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I recently learned that one of the apps on my smartphone is using the Apache 2.0 license, but when reading the in-App EULA i found a "rights of use" section, which severely limits the usage and distribution rights.

Here are some snippets of that EULA:

You are hereby granted a limited, non-exclusive, non-transferable and revocable licence, which may not be sub-licensed, to use the App for your own personal, non-commercial purposes.

You may make copies of the App for backup purposes. You are not granted any further rights to the App.

The App’s source code is published under the terms of the “Apache 2.0 License”

You may not manipulate or change the App.

The licence terms which apply to the App’s source code as well as to third-party components contained in the App are not affected by the granting of rights under this Section.

IMHO, it's pretty obvious that the EULA contradicts the actual license of the repository.

I don't actually intend to distribute, modify or even read the source code of that app, but what if i did? Which terms would actually apply in a case like that? The repository license or the EULA?

For example: does the user get a perpetual, worldwide, non-exclusive, no-charge, royalty-free, irrevocable license (Apache 2.0), or do they get a limited, non-exclusive, non-transferable, revocable, non-commercial license (EULA)?

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You write that you "recently learned that one of the apps on my smartphone is using the Apache 2.0 license", but then you write that the app says that its "source code is published under the terms of the 'Apache 2.0 License'".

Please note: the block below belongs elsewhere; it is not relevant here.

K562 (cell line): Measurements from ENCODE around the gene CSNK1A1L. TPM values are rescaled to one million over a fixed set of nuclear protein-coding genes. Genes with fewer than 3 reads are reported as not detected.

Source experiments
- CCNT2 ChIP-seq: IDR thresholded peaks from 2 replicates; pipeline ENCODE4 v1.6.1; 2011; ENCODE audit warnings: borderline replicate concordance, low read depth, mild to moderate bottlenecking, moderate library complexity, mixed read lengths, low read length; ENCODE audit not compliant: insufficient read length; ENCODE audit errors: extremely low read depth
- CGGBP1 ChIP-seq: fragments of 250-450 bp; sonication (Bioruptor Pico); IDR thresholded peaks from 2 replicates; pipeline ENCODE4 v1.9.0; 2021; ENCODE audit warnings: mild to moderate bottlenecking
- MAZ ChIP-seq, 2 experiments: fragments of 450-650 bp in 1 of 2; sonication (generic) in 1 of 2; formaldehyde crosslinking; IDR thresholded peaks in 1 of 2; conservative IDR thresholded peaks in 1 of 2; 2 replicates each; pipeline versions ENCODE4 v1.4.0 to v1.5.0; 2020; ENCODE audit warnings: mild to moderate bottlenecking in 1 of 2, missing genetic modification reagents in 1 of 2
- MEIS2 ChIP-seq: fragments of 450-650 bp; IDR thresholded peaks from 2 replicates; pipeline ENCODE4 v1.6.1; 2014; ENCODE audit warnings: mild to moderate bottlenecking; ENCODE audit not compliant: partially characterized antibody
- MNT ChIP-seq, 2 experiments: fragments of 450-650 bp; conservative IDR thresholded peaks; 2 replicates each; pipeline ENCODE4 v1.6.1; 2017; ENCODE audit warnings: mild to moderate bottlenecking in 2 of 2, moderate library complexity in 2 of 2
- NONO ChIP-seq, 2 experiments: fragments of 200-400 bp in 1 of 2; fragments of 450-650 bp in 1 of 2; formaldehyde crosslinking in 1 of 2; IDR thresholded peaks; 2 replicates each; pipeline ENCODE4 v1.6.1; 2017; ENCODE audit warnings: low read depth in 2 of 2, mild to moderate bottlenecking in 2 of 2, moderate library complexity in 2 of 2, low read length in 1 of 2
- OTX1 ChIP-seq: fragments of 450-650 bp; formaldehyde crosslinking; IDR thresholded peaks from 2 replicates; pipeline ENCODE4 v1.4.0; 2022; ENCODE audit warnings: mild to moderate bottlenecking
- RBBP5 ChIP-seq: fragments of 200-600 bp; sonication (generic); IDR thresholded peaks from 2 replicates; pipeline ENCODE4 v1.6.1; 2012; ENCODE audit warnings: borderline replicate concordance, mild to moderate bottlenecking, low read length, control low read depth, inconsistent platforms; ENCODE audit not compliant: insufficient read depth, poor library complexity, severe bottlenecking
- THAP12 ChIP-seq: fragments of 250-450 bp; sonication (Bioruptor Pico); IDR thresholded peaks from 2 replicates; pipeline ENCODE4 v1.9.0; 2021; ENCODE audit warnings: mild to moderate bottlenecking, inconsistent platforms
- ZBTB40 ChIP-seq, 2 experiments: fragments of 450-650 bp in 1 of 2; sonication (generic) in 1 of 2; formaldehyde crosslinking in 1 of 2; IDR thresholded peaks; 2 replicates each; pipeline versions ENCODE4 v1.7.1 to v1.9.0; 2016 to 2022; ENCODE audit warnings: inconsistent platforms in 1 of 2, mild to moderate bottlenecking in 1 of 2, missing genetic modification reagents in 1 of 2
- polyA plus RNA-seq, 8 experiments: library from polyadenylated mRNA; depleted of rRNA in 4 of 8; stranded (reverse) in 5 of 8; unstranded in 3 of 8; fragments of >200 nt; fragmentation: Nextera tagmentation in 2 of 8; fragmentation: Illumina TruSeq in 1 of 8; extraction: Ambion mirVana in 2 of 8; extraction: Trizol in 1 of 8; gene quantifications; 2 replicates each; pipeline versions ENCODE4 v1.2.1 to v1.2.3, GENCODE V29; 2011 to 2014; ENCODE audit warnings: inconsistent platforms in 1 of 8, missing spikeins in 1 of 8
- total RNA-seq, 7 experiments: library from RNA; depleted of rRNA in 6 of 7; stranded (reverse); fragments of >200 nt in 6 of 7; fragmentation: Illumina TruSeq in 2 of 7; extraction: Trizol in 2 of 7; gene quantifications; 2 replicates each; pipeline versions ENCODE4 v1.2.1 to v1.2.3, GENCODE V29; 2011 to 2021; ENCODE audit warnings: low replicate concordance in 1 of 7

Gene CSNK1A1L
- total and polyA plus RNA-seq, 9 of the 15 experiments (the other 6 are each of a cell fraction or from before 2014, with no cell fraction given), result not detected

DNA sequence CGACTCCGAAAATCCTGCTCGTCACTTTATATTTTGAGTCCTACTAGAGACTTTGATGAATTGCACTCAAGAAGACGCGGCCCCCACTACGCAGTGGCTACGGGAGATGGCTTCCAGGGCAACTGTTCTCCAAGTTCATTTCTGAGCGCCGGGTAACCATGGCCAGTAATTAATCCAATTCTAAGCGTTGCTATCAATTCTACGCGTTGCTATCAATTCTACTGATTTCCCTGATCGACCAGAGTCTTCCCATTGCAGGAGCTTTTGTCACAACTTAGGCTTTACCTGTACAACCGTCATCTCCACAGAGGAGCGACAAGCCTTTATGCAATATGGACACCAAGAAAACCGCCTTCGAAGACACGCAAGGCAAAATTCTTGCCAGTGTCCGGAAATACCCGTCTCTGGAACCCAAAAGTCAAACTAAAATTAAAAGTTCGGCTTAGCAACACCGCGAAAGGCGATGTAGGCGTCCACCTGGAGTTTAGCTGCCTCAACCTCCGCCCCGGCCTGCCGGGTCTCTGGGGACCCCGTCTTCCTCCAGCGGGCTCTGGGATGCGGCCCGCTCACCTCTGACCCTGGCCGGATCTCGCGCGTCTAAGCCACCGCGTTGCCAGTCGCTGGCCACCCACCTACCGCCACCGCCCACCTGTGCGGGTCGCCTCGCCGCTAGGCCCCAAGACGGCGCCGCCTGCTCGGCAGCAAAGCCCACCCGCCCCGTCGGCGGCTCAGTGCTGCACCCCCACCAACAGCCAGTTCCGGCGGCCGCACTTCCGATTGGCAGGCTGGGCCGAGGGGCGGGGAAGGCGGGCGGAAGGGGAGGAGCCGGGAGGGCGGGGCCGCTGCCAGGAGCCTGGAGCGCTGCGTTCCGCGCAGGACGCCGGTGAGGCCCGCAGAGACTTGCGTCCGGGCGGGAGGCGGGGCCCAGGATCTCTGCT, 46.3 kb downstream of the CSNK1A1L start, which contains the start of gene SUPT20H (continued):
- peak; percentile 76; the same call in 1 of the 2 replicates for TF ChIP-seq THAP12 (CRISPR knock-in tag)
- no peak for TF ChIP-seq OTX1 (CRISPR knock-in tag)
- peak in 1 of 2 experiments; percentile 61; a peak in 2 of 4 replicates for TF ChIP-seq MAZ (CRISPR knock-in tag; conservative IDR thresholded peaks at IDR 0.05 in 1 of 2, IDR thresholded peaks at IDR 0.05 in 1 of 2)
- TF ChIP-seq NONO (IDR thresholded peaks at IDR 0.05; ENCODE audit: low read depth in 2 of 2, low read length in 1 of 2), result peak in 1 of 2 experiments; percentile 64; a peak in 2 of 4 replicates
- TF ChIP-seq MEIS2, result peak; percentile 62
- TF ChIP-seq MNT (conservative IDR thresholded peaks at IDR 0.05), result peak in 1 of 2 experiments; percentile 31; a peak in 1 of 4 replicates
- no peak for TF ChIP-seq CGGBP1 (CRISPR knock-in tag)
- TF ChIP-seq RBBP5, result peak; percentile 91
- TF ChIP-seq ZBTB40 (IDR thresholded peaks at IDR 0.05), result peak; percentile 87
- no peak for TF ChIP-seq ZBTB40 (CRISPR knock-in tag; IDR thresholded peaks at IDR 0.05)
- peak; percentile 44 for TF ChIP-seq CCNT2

Apache2 is a non-copyleft free licence; it doesn't require that redistribution takes place under Apache2. So it's perfectly permissible to distribute source under Apache2 but binaries under a more restrictive licence, and from what you say, this seems to be what's happened.

I don't actually intend to distribute, modify or even read the source code of that app, but what if i did? Which terms would actually apply in a case like that? The repository license or the EULA?

The terms shown would apply (restrictive to the binary, Apache2 to the source). If you don't like having a restricted-rights binary installed, then get hold of the source code, compile it yourself, and load it onto your smartphone. You will then have a copy with no such restrictions.

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  • Okay, makes sense. So the actual binary from the app store has a commercial license (the EULA), but that doesn't matter in this case since the EULA doesn't apply to the source code. I don't really mind that the binary is restricted, it just seemed weird to me.
    – Felix G
    Oct 26 '20 at 10:09
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    @FelixG ah, the joys of non-copyleft licences.
    – MadHatter
    Oct 26 '20 at 10:10

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